Finally I promise to place future posts, of a similiar nature, in the "General Discussion" box. Contrary to what's been said I really don't think that will make much difference to you and your friends on here. Regardless of how severe, outrageous, or illegal, an airline's behavior is, if calling it a "little thing" "mentally ill," "puffer fish," whatever, suits your purpose, you will do so.
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Last edited by Butch Cassidy Slept Here; Aug 11, 2009 at 4:02 AM.
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  #12  
Old Aug 11, 2009, 12:20 PM
bah humbug bah humbug is offline
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As an airline employee, I think this is outrageous. However on the other hand we obviously do not have all of the facts. Being that this is a small apo it really could have been due to the fact that there were no ground crew in the airport. No one to pull the jetbridge to the aircraft etc....
If this is the case, they have no way of letting pax off of the plane. They are not going to just drop the stairs (if they have them....not all planes do) and let people run free on the tarmac. I can be sure when the crew landed there, it was because they HAD to. It has to be an almost emergency situation for a plane to land somewhere they do not service. The crew is completley at the mercy of air traffic control.

The fact that they blamed it on no TSA in the apo is ridiculous. There is no need for screening unless they pass outside of security.
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Old Aug 11, 2009, 4:40 PM
Butch Cassidy Slept Here Butch Cassidy Slept Here is offline
 
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However...we...do not have all of the facts.

Again, the link from my original post appears below. I've added a link to AP's version of the story. I don't know if the Air Transport Association has done a press release.

USA TODAY:

http://www.usatoday.com/travel/fligh...=68496535.blog

ASSOCIATED PRESS:

http://news.yahoo.com/s/ap/us_nightmare_flight
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Old Aug 11, 2009, 11:07 PM
jimworcs jimworcs is offline
 
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The ground handling excuse is bogus. If a plane diverts, for any reason, operations gets onto the airport and negotiates this. It sounds like the airline didn't even discuss the situation with the Airport Manager appropriately. The truth is, it is more hassle for the airline to let passengers off because then when they are ready to depart, the passengers have to be rounded back up and "handled" to get back onto the aircraft. This operational inconvenience drives the decision making of the airline, regardless of the discomfort of their passengers. The making up of lies, such as blaming the TSA is routine for airline employees. Make something up which is remotely plausible and hope the stupid passengers won't find out until you are long gone.
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Old Aug 12, 2009, 2:21 AM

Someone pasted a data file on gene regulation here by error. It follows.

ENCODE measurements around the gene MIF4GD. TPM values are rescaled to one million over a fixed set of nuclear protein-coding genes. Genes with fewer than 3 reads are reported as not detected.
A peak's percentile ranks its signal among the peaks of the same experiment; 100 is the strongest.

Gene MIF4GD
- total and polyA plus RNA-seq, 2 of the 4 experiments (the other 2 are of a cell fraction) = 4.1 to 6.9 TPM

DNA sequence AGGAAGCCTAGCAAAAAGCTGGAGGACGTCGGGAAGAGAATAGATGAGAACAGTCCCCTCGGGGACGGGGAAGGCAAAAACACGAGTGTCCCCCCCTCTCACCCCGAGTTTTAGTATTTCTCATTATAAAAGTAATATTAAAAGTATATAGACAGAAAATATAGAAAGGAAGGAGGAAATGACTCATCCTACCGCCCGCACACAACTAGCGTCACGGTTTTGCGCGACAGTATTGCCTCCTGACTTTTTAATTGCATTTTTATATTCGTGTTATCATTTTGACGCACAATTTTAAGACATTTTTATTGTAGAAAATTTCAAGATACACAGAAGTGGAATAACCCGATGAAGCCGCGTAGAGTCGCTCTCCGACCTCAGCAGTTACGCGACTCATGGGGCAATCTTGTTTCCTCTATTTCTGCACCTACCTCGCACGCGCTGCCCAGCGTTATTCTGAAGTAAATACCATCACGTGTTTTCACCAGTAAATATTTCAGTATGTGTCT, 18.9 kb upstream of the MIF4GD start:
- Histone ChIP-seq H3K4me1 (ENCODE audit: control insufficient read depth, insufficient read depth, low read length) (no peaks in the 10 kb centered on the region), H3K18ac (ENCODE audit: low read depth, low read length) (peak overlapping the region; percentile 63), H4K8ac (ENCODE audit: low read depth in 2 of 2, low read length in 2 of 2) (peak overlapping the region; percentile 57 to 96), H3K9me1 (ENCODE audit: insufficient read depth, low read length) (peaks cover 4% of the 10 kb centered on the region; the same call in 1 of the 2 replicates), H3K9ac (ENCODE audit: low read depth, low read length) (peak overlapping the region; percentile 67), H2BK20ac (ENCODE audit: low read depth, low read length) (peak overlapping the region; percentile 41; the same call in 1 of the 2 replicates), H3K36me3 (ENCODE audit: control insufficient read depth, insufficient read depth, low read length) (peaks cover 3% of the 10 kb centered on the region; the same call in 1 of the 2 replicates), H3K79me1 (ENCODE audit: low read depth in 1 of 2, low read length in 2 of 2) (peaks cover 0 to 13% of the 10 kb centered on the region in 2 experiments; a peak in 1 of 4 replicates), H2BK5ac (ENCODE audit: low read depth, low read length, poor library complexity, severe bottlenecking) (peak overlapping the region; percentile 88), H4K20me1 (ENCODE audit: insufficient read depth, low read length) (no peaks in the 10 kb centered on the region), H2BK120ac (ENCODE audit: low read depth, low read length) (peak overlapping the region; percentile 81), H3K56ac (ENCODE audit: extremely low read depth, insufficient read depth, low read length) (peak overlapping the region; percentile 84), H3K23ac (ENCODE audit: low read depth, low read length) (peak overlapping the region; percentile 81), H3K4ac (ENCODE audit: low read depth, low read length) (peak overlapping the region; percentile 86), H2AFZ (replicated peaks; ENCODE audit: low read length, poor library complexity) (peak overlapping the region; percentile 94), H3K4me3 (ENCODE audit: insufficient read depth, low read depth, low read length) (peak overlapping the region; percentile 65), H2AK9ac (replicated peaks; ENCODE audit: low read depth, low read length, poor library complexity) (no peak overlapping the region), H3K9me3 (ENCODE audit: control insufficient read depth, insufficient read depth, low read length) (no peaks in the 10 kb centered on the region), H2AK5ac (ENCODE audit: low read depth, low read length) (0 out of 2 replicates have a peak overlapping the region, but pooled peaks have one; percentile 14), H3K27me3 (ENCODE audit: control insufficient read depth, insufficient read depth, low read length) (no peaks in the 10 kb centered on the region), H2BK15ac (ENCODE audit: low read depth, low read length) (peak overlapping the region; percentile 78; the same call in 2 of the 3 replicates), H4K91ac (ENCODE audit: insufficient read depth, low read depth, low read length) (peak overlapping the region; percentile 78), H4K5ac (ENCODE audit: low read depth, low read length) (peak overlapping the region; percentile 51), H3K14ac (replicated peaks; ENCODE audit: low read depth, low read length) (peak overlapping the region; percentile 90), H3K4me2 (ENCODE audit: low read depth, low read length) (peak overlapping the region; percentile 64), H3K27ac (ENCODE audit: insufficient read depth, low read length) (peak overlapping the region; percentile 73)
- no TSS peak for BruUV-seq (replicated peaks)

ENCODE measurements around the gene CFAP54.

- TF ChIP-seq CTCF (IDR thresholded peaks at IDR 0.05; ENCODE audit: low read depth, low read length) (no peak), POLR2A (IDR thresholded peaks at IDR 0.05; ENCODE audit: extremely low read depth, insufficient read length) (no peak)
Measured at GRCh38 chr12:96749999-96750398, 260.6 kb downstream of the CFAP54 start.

Butch Cassidy Slept Here Butch Cassidy Slept Here is offline
 
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The following link contains a statement, from the US Secretary of Transportation, on this incident:

http://www.dot.gov/affairs/2009/dot12009.htm

I would think the simple matter of a functioning, or non-functioning, on-board toilet could become an enforcement issue. How "non-functioning" does an airline toilet (assuming there is only one on-board) have to be before it can, reasonably, be considered a health hazard??

Butterfinger--your thoughts?


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Old Aug 12, 2009, 6:07 AM
Jetliner Jetliner is offline
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Originally Posted by Butch Cassidy Slept Here View Post
I think it's safe to say the matter rises beyond a "little thing."
Would you care to point out exactly where I pointed this out? I do believe I did just the opposite.
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Old Aug 21, 2009, 4:30 PM
PHXFlyer PHXFlyer is offline
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STATEMENT BY U.S. TRANSPORTATION SECRETARY RAY LAHOOD ON CONCLUSION OF THE PRELIMINARY PHASE OF THE CONTINENTAL TARMAC DELAY INVESTIGATION:

Quote:
U.S. Transportation Secretary Ray LaHood announced today that his department has concluded the preliminary phase of its investigation into the Aug. 8 tarmac delay by Continental Airlines on a flight operated by ExpressJet Airlines. Passengers were stranded in a plane on the ground in Rochester, MN from 12:28 a.m. to about 6:00 a.m. with only pretzels provided by the carrier to eat.

We have determined that the Express Jet crew was not at fault. In fact, the flight crew repeatedly tried to get permission to deplane the passengers at the airport or obtain a bus for them,” Secretary LaHood said.
The local representative of Mesaba Airlines improperly refused the requests of the captain to let her passengers off the plane. The representative incorrectly said that the airport was closed to passengers for security reasons, which led to this nightmare for those stuck on the plane,” he said.

Mesaba is a wholly owned subsidiary of Northwest Airlines, which is a wholly owned subsidiary of Delta Air Lines.
The representative of Mesaba – the only carrier able to assist Continental at the airport – said that the airport was closed to passengers, apparently because there was no one from the Transportation Security Administration (TSA) available to screen passengers. In fact, TSA procedures allow passengers to get off the plane, enter the terminal and re-board without being screened again as long as they remain in a sterile area.

“There was a complete lack of common sense here,” Secretary LaHood said. “It’s no wonder the flying public is so angry and frustrated.”